Sep 17, 2016

25th Sunday: Two Masters



"No servant can serve two masters"

Amos 8: 4-7
I Tim 2: 1-8
Lk 16: 1-13



From the time of ancient civilizations since our day today, there has always been some method of barter and trade; some form of cost and spending.  We wouldn’t normally think that Jesus had much to say about financial matters but in truth he had much to say about the use of money; both its benefits and its dangers.  In keeping with Jewish rabbinic teaching he often taught through stories and examples in order to make his point.  Normally those examples reflected situations of everyday life in his time; things that people were very familiar with already such as agricultural methods; planting and harvesting.  Today’s Gospel is one of the most perplexing and difficult scriptural passages to understand but it does reflect familiar customs.

The story involves an astute and crafty estate manager who was skilled in the art of crooked business deals.  He found a way, when he was dismissed for “squandering” the property of a rich owner, both to provide for his own future and to bring praise upon the rich owner of the property who fired him for being dishonest. Although his intent was less than admirable, he was clever in creating a kind of “win-win” result.

The untrustworthy steward created a sense of admiration for the master who fired him – he went to his masters debtors and advised they reduce their indebtedness to him Assuming that recommendation came from the master himself, not knowing the steward was about to be fired, they then would praise the master for his mercy to them and be willing to take in the crafty steward for being the bearer of good news to them.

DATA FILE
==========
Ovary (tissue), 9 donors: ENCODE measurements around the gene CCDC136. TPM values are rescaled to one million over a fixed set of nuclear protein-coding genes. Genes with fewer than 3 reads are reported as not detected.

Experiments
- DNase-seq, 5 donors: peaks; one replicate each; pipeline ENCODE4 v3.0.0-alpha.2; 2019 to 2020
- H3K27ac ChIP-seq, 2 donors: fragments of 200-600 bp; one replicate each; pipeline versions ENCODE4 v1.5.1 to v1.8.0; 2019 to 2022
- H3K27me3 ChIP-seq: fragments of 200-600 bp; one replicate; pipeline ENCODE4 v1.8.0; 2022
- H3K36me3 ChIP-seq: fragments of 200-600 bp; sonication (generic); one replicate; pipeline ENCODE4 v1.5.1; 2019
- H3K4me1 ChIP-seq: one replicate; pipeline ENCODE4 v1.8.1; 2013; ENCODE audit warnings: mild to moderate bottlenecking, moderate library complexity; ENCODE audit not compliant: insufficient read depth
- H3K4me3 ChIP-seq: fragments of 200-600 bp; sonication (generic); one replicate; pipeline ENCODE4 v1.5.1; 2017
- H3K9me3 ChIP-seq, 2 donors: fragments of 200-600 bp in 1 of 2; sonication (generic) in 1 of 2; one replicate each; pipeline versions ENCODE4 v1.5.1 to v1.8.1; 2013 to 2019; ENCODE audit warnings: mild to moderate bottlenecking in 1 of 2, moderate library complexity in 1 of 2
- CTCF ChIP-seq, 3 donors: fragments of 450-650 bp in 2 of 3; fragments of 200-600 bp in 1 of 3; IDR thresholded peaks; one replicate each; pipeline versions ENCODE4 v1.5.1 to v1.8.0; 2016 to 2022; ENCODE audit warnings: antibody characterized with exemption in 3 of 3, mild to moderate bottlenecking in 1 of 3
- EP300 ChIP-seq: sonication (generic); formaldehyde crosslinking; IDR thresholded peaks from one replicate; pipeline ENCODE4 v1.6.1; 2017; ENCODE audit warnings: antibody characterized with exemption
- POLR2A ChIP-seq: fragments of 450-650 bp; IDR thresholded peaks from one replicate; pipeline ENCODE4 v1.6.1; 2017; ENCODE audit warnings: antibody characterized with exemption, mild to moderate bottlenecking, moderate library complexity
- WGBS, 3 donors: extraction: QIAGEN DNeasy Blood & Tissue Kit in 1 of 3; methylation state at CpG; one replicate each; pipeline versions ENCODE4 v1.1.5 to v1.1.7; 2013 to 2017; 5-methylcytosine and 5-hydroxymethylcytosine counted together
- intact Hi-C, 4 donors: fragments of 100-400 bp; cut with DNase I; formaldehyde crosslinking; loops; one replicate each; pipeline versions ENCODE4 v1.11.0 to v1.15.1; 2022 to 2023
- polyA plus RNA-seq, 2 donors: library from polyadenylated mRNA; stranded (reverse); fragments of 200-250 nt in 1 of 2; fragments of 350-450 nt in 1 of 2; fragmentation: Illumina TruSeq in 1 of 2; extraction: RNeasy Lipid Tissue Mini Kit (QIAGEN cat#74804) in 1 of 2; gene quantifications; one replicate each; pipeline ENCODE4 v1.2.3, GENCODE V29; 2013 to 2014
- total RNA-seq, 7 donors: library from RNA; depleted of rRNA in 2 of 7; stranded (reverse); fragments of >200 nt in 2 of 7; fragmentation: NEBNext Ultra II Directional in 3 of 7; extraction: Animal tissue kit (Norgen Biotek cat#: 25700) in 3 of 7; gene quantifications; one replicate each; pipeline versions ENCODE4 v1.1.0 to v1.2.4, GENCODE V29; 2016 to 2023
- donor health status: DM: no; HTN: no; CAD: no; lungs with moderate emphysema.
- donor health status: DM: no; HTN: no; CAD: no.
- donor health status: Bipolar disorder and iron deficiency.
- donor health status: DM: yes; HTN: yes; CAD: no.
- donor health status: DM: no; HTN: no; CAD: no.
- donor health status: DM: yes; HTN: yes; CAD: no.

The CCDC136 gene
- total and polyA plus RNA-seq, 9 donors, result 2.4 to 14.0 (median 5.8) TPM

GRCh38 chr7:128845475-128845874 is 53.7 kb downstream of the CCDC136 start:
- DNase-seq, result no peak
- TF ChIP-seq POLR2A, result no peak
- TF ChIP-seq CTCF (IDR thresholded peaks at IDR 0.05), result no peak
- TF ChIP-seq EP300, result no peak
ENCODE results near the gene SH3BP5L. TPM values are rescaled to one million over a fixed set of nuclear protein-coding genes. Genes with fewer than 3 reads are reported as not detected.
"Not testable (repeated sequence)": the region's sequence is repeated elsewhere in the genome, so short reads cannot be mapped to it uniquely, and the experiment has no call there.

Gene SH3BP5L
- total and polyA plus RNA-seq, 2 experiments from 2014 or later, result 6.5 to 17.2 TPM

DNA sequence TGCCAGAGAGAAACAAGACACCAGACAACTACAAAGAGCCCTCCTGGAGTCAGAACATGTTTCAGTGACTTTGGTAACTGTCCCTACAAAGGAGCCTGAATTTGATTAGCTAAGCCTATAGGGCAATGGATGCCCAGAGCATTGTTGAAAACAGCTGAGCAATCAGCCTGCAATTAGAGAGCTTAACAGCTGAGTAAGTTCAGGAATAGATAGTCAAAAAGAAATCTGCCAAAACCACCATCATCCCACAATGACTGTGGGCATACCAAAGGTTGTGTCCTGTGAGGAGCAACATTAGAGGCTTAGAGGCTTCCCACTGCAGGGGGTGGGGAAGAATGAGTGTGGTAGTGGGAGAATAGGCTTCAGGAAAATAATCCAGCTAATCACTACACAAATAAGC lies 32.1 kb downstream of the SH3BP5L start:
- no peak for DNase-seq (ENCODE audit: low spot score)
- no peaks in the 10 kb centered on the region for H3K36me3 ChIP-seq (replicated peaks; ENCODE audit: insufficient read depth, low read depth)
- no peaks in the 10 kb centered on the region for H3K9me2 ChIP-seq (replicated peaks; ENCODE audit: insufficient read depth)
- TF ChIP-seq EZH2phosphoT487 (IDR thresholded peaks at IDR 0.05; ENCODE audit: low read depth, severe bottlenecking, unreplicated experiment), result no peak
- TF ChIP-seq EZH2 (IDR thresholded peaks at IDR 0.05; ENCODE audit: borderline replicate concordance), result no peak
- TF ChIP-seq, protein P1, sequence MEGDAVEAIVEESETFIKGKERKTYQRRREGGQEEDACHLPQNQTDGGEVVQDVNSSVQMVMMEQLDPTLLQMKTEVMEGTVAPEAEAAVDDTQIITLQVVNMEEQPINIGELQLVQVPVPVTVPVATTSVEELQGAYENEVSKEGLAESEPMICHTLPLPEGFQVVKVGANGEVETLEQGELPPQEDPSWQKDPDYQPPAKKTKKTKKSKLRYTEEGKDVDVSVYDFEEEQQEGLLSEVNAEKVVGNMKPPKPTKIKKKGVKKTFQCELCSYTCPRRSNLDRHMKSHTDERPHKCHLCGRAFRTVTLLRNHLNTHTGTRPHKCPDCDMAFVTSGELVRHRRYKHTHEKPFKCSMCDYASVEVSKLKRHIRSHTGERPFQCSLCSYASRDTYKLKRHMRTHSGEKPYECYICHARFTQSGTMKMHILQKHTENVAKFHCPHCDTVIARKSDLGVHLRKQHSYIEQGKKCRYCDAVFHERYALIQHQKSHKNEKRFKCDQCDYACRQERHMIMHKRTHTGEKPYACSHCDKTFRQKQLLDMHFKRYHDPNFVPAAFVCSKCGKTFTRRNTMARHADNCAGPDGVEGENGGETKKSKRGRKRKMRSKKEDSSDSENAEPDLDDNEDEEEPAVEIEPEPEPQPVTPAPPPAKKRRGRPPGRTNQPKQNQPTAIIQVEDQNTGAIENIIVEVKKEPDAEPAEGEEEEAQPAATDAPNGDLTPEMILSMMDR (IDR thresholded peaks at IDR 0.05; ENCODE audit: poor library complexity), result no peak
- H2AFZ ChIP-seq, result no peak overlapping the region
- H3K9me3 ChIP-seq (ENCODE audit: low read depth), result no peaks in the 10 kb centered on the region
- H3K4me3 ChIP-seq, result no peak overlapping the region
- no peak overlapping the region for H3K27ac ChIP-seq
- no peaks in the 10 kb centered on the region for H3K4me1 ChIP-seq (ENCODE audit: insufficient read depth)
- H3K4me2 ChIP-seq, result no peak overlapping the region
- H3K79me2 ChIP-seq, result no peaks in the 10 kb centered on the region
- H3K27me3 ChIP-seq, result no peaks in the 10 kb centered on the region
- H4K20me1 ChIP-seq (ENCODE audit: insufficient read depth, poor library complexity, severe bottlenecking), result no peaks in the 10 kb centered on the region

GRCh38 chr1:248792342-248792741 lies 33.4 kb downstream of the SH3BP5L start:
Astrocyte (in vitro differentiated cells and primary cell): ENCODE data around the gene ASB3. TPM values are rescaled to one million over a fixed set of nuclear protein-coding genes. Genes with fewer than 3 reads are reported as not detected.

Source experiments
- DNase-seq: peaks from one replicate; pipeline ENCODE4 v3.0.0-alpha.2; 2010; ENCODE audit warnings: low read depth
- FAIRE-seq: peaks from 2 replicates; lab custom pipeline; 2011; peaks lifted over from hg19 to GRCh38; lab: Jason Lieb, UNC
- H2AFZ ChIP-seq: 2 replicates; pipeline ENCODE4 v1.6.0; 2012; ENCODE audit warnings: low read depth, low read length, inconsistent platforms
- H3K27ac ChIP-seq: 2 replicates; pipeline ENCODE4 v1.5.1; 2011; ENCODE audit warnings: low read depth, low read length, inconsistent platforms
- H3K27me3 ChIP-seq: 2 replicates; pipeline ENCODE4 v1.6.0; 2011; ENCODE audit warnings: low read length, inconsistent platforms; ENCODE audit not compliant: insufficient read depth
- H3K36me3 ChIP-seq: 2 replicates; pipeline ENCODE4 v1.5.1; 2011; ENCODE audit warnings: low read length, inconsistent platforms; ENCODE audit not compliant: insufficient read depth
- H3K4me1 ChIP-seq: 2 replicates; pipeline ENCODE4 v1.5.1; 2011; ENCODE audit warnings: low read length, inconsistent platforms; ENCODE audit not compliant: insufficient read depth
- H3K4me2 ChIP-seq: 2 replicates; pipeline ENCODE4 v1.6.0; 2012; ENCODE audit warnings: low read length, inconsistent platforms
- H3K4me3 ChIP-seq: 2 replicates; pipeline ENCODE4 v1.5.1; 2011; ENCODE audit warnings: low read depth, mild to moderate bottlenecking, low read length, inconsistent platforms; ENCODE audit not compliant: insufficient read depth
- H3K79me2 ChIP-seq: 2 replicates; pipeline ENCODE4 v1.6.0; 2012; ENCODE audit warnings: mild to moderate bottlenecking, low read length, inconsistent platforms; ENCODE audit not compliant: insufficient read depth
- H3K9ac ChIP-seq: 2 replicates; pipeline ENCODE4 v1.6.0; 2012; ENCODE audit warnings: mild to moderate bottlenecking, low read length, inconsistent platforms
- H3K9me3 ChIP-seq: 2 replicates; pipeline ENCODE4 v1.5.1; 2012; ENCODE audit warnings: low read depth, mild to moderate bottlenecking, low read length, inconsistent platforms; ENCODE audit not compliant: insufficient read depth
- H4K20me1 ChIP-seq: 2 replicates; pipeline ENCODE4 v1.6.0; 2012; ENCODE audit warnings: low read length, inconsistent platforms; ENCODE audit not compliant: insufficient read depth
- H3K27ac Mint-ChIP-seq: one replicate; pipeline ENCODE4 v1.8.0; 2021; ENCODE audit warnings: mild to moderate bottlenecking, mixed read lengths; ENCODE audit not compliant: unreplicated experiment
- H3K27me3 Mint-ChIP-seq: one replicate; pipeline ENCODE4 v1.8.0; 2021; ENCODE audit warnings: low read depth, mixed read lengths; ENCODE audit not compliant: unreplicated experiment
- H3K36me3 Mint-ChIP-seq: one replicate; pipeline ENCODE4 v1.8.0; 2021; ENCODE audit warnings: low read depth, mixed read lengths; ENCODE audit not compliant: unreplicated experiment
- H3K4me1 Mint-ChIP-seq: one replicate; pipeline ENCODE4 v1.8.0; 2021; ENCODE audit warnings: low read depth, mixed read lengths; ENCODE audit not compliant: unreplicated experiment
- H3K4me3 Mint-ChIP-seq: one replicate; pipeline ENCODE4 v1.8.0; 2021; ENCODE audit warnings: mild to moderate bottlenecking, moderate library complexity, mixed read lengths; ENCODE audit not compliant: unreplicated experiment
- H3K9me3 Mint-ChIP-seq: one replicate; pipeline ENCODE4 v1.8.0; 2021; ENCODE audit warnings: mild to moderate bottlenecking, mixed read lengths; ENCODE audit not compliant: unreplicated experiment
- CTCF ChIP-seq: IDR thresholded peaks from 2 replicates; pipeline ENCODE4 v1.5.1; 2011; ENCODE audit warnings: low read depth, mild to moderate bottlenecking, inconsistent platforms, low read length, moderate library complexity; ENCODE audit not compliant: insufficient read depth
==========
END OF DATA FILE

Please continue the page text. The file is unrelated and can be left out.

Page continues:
But, what Jesus then says about this manager is shocking in one way: “I tell you, make friends for yourselves with dishonest wealth, so that when it fails, you will be welcomed into eternal dwellings.” Jesus’ recommendation is not all that clear here. Does he advise we use the same type of tactics as the steward in the parable?  Is he in praise of dishonest methods in order to gain success? Maybe a look at the first reading for this Sunday would put more in full perspective.

The prophet Amos in our first reading clearly warns his audience about the greedy: “Hear this you who trample upon the needy and destroy the poor of the land!” Amos warned those who use power and wealth to their own advantage while they sacrifice the more basic needs of the poor who need assistance to attain their own security.  “The Lord has sworn by the pride of Jacob; never will I forget a thing they have done!” This is a warning to those who are governed by their own pride and personal security at the expense of the more fundamental needs of others. 

In light of that, we may see the Gospel parable as both one of praise for its clever methods but a warning as to how and where we spend our resources. Our Lord essentially is in praise of cleverness and knows that if one is as enterprising with the good use of money, much good can be done and one will win the praise not only of others but all the more importantly, the praise of God, the true owner of eternal wealth.

The road to discipleship is not an easy one yet is for those who pay attention to the words of Jesus and put those teachings, methods, to practical use: prayer, self-sacrifice, attention to the needs of others, to be charitable for the cause of others, not my own advantage, to live a life formed by the Gospel values and not those limitations of this world.